The Increasing Demand for Effective Learning at Work

In an ever-changing world of work, employees, especially millennials and Generation Z, are increasingly passionate about professional learning to improve their skills and accelerate their careers. In a 2019 LinkedIn Learning Report, millennials cited learning as the No. 1 most important employee benefit, and 93% of millennials and Gen Zers said they would stay longer at their current company if they felt that it invested in their development.

Not only do employees care about learning at work, it’s also an increasingly important strategic priority for executives. Executives believe that investing in learning at work will both help retain their top performers and help their teams stay competitive. 90% of executives cite L&D as a necessary benefit, and only 27% of L&D leaders cite budget concerns as an issue, down 50% in the last five years, the report found.

The Impact Crisis in Work-based Learning

Given employees’ passion for and executive prioritization of professional development, the L&D industry has grown dramatically, with companies spending over $300B globally on work-based learning. But what does this spend generate? Does work-based learning really transform employee, team and operational performance?

It depends.

With many current L&D approaches relying largely on online learning libraries, we are facing an engagement and efficacy crisis. The facts are staggering: A Degreed survey found that learners give their organizations’ L&D departments an average net promoter score of just 25. Further, a Gartner survey found that 70% of employees don’t have a mastery of the skills they need to thrive in their job, and only 25% of respondents in a McKinsey study reported that training is measurably improving their performance.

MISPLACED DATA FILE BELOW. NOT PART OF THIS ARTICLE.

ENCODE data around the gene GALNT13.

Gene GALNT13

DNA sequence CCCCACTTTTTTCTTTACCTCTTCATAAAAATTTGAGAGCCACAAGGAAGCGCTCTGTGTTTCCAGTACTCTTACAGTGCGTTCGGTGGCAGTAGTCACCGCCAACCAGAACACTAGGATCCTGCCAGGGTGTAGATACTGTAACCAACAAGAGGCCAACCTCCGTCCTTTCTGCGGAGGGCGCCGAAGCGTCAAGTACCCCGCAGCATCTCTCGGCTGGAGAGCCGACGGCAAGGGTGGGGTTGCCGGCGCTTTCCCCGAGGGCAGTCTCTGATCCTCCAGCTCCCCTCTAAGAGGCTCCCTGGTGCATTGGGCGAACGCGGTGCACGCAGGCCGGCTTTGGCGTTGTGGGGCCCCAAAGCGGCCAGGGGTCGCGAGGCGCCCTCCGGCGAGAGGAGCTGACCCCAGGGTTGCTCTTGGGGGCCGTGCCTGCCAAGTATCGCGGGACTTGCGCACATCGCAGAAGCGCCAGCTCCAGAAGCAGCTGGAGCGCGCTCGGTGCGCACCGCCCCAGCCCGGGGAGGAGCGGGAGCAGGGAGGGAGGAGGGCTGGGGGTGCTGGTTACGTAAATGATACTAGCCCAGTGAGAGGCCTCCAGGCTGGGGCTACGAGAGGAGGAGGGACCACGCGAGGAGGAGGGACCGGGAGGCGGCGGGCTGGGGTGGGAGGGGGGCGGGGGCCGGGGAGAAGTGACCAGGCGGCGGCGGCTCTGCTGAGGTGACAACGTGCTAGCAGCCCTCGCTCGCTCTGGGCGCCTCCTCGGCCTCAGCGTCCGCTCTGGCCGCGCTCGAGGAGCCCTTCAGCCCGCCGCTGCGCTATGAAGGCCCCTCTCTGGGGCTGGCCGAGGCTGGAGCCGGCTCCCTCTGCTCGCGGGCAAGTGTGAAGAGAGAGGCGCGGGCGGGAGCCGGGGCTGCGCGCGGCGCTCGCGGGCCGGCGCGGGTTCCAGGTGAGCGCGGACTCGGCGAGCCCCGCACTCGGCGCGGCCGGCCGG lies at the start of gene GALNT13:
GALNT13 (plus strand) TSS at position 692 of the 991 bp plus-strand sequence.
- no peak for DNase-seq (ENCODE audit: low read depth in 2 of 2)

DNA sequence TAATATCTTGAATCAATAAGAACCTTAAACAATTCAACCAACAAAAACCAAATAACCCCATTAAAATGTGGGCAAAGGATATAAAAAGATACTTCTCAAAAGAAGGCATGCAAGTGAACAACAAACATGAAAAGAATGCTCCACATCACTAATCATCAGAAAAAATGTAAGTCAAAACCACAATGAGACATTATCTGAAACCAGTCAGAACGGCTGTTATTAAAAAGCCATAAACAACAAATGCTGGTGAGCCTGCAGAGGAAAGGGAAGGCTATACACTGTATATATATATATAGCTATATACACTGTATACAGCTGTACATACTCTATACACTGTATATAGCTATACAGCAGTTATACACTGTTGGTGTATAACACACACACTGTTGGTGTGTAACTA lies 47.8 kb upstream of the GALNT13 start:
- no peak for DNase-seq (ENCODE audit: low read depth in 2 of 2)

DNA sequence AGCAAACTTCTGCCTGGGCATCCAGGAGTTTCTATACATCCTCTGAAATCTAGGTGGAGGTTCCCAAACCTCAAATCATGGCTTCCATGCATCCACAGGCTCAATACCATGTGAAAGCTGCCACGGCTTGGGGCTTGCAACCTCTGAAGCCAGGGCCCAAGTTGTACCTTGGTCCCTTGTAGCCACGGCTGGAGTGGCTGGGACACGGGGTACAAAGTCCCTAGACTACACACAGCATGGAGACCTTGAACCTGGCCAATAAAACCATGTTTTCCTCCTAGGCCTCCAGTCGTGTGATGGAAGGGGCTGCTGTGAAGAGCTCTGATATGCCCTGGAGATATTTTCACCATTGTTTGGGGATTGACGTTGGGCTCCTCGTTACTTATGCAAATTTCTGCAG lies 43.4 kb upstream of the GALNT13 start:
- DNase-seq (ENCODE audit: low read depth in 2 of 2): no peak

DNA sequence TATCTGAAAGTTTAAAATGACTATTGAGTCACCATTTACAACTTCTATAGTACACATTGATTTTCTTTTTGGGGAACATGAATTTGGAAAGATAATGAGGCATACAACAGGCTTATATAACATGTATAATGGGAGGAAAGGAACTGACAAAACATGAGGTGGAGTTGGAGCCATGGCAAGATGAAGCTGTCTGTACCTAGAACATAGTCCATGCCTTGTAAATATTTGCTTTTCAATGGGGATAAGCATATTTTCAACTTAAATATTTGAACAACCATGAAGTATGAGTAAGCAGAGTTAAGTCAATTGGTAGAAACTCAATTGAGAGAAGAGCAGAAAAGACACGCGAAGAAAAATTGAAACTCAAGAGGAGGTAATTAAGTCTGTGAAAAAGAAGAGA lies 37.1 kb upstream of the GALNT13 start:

The Opportunity: Evidence-based Learning Journeys

Learning at work is no longer as straightforward as booking a conference room and sharing a few clever PowerPoint slides. Quality professional development is a complex experience with varying learner motivations and instructor modalities.

At times, learners may want comprehensive, lengthy courses that will help them develop skills they will use for years to come. Others might want a two-minute instructional video to help them overcome an acute problem they’re facing in real-time. Others still may want to choose which skills to learn themselves. However, companies must dictate targeted learning paths to achieve broader company transformation.

Simply offering employees access to a large learning library does not solve the complex requirements of learning at work. Instead, L&D leaders should think of learning at work as creating flexible learning journeys, combining multiple learning modalities to meet modern learners’ needs, including in person, online, self-paced immersive and self-paced microlearning.

Individual learning journeys will look different depending on the learner’s unique need. For instance, executives, managers and individual contributors should receive training that meets the challenges they face in their roles.

Regardless of the content’s subject matter and delivery modality, there are underlying science-based principles you can leverage for maximum learning impact.

After decades of research on how people learn, we have come to realize five evidence-based approaches to corporate training that L&D leaders should incorporate as they build learning journeys for their teams. They include:

1. Aim for Active Learning, Not Passive Learning

Most people don’t learn by passively consuming content. The most effective learning occurs when learners actively engage with and investigate challenges alongside instructors, coaches, peers and managers.

For example, a recent study found that students performed 12.5% better on average when instructed using active vs. passive learning techniques.

It’s important to note that active vs. passive learning is not the same as live vs. asynchronous learning. You can have passive live learning and active asynchronous learning (although it’s more difficult to deliver). When organizing live learning experiences, be sure you’re not hiring a sage-on-a-stage lecturing at your learners.